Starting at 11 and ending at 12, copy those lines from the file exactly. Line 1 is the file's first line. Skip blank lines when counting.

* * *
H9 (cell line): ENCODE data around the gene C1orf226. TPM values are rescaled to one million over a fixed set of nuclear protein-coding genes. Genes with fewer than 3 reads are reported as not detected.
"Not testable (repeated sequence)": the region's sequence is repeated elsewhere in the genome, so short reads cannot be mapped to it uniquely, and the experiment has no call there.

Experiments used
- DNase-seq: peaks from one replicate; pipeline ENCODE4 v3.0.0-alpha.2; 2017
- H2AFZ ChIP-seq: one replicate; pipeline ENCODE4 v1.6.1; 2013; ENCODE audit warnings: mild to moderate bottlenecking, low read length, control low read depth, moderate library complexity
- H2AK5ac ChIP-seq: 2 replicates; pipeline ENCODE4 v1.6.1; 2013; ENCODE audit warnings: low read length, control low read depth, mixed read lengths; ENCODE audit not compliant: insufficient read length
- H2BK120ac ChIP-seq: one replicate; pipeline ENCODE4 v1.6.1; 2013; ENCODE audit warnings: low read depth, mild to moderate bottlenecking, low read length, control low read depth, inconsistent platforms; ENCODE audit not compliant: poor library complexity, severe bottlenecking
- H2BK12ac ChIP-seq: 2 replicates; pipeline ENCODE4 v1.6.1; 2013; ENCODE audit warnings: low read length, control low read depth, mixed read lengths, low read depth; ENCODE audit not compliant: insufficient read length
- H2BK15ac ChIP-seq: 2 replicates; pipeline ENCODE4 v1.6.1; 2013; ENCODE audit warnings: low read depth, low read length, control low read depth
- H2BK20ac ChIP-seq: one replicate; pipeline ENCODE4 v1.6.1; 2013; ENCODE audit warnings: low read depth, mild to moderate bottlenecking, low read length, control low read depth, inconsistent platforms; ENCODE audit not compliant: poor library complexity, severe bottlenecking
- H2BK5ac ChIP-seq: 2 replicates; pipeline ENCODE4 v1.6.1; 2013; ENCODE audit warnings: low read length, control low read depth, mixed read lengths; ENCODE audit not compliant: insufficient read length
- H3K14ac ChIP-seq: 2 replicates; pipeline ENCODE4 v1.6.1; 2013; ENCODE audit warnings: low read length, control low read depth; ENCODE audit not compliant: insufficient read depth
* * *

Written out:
- H2BK5ac ChIP-seq: 2 replicates; pipeline ENCODE4 v1.6.1; 2013; ENCODE audit warnings: low read length, control low read depth, mixed read lengths; ENCODE audit not compliant: insufficient read length
- H3K14ac ChIP-seq: 2 replicates; pipeline ENCODE4 v1.6.1; 2013; ENCODE audit warnings: low read length, control low read depth; ENCODE audit not compliant: insufficient read depth